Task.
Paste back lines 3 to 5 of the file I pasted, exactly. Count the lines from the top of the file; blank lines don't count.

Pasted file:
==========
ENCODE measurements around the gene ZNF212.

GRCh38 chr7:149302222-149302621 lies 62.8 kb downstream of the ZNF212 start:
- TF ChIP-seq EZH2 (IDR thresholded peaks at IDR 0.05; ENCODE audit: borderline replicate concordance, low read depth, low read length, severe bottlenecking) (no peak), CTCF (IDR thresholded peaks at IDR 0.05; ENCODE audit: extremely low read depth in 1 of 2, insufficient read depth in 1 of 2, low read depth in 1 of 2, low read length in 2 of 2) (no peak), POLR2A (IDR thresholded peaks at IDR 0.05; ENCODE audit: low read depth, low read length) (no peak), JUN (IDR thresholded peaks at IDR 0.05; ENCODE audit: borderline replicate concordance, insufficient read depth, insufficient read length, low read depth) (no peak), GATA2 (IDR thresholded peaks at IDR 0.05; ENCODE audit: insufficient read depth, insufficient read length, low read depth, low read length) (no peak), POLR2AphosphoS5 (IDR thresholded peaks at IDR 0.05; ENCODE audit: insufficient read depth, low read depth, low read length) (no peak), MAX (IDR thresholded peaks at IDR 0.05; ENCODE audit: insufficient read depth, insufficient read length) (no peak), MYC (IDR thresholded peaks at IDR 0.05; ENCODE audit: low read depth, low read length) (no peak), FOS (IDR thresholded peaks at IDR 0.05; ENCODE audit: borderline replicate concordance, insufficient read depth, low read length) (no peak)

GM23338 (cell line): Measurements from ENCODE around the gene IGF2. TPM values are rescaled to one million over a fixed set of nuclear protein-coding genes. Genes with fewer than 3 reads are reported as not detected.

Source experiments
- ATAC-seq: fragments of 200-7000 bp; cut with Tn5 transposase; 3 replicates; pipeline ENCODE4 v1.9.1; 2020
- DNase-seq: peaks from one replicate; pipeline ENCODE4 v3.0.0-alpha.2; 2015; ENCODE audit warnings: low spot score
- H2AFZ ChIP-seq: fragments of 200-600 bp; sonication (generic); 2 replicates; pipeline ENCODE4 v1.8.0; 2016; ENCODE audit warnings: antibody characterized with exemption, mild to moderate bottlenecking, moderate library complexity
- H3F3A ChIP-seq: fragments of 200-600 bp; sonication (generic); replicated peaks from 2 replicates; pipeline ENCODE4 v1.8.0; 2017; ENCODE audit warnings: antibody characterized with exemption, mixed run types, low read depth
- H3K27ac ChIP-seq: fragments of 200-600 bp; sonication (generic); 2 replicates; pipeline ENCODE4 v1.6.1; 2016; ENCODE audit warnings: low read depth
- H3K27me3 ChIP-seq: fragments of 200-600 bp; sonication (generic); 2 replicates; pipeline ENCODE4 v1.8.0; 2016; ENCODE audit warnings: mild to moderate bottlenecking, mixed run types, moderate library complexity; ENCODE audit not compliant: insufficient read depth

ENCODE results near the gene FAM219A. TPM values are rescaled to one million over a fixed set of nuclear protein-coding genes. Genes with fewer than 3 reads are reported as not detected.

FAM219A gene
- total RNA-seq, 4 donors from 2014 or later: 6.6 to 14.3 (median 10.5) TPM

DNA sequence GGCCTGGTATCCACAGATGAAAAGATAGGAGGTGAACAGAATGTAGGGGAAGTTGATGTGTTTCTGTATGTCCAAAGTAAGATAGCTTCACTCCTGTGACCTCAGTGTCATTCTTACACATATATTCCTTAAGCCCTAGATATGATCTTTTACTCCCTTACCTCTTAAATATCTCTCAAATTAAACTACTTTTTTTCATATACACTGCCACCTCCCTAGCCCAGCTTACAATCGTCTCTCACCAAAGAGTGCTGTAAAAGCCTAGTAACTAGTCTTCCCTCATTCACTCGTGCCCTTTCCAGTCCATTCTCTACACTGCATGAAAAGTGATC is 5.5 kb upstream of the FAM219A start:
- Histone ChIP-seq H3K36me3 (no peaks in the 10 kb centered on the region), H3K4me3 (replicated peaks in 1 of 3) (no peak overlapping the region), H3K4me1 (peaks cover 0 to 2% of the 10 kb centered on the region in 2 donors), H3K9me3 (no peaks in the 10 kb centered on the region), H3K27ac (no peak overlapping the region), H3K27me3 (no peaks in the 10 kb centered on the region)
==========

- TF ChIP-seq EZH2 (IDR thresholded peaks at IDR 0.05; ENCODE audit: borderline replicate concordance, low read depth, low read length, severe bottlenecking) (no peak), CTCF (IDR thresholded peaks at IDR 0.05; ENCODE audit: extremely low read depth in 1 of 2, insufficient read depth in 1 of 2, low read depth in 1 of 2, low read length in 2 of 2) (no peak), POLR2A (IDR thresholded peaks at IDR 0.05; ENCODE audit: low read depth, low read length) (no peak), JUN (IDR thresholded peaks at IDR 0.05; ENCODE audit: borderline replicate concordance, insufficient read depth, insufficient read length, low read depth) (no peak), GATA2 (IDR thresholded peaks at IDR 0.05; ENCODE audit: insufficient read depth, insufficient read length, low read depth, low read length) (no peak), POLR2AphosphoS5 (IDR thresholded peaks at IDR 0.05; ENCODE audit: insufficient read depth, low read depth, low read length) (no peak), MAX (IDR thresholded peaks at IDR 0.05; ENCODE audit: insufficient read depth, insufficient read length) (no peak), MYC (IDR thresholded peaks at IDR 0.05; ENCODE audit: low read depth, low read length) (no peak), FOS (IDR thresholded peaks at IDR 0.05; ENCODE audit: borderline replicate concordance, insufficient read depth, low read length) (no peak)

GM23338 (cell line): Measurements from ENCODE around the gene IGF2. TPM values are rescaled to one million over a fixed set of nuclear protein-coding genes. Genes with fewer than 3 reads are reported as not detected.

Source experiments